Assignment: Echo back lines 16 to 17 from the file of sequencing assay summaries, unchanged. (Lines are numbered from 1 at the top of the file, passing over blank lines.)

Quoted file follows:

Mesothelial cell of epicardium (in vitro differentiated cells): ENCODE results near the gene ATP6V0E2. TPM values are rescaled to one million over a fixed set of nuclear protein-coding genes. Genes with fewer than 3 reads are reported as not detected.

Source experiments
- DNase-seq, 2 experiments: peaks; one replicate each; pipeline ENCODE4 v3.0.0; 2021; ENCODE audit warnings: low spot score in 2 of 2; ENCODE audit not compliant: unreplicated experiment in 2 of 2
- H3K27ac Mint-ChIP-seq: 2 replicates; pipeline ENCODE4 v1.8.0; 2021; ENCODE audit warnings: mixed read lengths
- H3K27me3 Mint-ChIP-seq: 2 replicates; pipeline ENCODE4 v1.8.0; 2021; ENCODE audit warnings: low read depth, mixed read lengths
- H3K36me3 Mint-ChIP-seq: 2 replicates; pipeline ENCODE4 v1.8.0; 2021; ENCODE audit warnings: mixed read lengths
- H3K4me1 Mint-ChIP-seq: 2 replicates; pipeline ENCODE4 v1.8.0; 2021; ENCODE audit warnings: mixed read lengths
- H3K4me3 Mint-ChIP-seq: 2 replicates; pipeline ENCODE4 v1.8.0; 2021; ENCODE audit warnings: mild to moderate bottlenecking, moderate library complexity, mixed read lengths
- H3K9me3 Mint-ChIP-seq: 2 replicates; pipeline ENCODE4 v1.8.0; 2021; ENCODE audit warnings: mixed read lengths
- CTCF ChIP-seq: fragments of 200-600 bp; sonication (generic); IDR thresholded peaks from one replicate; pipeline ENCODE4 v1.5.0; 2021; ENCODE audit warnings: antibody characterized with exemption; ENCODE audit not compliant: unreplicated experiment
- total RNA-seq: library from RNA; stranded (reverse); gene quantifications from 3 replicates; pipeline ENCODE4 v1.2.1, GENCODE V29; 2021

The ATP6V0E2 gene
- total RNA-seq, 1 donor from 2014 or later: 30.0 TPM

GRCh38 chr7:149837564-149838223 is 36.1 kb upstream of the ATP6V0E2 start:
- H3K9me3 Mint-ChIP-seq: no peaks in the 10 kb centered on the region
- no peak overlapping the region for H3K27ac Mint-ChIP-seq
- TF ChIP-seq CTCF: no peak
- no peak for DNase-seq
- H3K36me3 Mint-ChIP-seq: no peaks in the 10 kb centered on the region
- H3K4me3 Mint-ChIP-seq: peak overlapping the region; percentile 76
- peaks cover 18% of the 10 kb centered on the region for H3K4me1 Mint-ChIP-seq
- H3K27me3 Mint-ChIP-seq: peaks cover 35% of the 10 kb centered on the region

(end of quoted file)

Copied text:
- no peak overlapping the region for H3K27ac Mint-ChIP-seq
- TF ChIP-seq CTCF: no peak